In [3],the authors proposed a model for the demand of gas for household use in four states of the United States of America, first by using only physical factors and second by also implementing economical factors. It turns out that for the four states the model is differently accurate. Furthermore, the influence of economical factors was in some cases insignificant and in other cases significant but not of big influence in comparison to the physical factors. One can conclude from this that physical factors are the leading influence on the demand of natural gas and economical factors might be of influence (but of smaller influence then physical factors). H.G. Berrisford [2] stated that using predetermined seasonal pattern would cause less power to predict. He only uses the direct past history of the temperature by means of an exponentially weighted average.

In [1], P. Balestra and M. Nerlove propose a dynamical model, for the estimation of the parameters they use the least squares and maximum likelihood method, both methods of estimation result in weak predictions. In [17], Siemek et al. employ a Hubert model which is based on a decay method. This method works too slow to be able to deal with hourly data. It is used to estimate an overall demand of natural gas of a specific country, so not specifically for a company, or for a certain client. Liu and Lin [12] forecast household use of natural gas by using monthly and quarterly time series. They found that using quarterly data was less time-consuming, but not necessarily more accurate in comparison to monthly data. Furthermore, they state that using monthly data has the tendency to over-parametrize the system. In [18], the authors model the demand of gas in Bangladesh. Their model gives a lower bound and does not estimate the actual amount.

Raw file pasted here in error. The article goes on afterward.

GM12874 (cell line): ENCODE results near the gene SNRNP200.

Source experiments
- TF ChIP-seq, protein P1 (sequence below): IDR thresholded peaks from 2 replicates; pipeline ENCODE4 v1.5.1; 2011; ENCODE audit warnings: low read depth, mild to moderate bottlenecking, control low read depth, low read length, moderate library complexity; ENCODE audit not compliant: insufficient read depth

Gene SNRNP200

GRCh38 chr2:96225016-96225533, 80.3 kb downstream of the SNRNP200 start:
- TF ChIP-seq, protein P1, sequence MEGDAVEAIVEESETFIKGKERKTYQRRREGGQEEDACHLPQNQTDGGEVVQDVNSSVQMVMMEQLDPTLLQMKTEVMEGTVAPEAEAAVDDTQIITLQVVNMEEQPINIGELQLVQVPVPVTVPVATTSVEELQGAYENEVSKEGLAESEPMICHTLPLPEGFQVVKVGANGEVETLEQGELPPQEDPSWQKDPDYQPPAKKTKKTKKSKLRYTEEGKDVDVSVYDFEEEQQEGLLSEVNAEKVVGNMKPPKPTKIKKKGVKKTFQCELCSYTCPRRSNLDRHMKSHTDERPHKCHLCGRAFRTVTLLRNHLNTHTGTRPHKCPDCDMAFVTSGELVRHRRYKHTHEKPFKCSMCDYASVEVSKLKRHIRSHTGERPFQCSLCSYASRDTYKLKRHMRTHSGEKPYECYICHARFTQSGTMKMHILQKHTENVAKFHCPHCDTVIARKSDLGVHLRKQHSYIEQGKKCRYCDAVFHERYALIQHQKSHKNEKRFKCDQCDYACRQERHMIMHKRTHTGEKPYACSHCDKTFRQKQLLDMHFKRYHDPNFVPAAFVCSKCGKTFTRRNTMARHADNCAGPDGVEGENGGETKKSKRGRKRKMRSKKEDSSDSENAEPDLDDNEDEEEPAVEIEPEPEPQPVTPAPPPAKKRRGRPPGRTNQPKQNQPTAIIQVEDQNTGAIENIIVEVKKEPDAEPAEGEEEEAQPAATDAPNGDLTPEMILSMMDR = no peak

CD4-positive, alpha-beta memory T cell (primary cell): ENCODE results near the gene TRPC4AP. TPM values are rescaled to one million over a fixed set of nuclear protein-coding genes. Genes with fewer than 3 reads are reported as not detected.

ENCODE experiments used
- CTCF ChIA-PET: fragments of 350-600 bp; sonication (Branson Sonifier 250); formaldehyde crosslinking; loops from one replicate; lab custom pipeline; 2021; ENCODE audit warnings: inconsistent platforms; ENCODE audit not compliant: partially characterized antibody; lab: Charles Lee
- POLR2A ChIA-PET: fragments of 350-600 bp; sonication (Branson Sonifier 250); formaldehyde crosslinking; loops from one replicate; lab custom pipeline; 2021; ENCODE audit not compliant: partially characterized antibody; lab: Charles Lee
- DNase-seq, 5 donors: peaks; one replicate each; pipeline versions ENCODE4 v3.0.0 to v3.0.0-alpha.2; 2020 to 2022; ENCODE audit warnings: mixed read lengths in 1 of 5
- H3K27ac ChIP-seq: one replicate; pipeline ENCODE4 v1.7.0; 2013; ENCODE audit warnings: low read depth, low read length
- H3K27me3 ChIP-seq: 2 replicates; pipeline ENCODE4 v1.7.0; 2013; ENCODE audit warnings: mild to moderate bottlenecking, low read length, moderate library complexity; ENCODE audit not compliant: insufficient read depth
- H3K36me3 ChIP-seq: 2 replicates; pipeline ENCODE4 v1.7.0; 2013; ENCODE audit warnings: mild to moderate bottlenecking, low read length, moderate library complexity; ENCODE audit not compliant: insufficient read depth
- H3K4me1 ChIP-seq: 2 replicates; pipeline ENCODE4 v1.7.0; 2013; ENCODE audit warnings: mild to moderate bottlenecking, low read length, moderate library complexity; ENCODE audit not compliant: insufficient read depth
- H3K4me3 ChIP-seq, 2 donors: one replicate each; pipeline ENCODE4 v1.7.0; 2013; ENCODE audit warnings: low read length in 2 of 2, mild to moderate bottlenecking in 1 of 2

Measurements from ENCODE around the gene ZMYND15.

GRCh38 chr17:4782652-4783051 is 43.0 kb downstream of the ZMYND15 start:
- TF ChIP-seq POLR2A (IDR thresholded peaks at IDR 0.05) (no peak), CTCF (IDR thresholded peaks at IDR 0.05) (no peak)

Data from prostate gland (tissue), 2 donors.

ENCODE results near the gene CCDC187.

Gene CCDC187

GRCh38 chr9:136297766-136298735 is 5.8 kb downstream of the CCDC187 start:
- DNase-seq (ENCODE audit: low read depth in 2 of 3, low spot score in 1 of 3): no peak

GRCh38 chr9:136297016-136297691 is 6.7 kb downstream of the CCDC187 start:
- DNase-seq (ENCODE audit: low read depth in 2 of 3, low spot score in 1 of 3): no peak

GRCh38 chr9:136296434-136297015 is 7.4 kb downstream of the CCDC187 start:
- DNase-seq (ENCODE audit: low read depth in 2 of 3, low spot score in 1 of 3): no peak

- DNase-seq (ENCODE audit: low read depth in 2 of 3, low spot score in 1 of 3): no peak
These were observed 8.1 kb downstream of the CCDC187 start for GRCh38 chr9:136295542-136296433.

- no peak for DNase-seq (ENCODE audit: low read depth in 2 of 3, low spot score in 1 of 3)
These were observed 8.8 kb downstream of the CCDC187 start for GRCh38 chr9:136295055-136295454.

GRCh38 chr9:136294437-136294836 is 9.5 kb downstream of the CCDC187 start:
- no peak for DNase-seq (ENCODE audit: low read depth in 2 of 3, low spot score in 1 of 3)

Many other models exist for predicting the demand of gas. Most of these models are

stationary. Almost all papers estimate the demand of household use, and are not aiming

to estimate the amount of gas for a specific company. In this thesis, we will propose a

dynamical model in order to predict the demand of natural gas for a specific company.

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1.4 Choosing the model

In [13], Ljung mentions that the construction of a model involves three basic entities:

1. A data set.

2. A set of candidate models

3. A rule by which the candidate models can be assessed using the data.

This can be used as a guide to decide which kind of model one should use. We start with constructing a data set. The list of factors in Table 1.2 consists of factors which might be of interest. Among these possible factors, we focus n physical parameters suggested by the experts of GasTerra B.V.. The output will be the physical flow.

Temperature Price of gas Day

Hours sun Wind Price other energy carriers

CO

2

Price Spark spread Storage

Unemployment rate Consumer trust Einkaufsmanagers index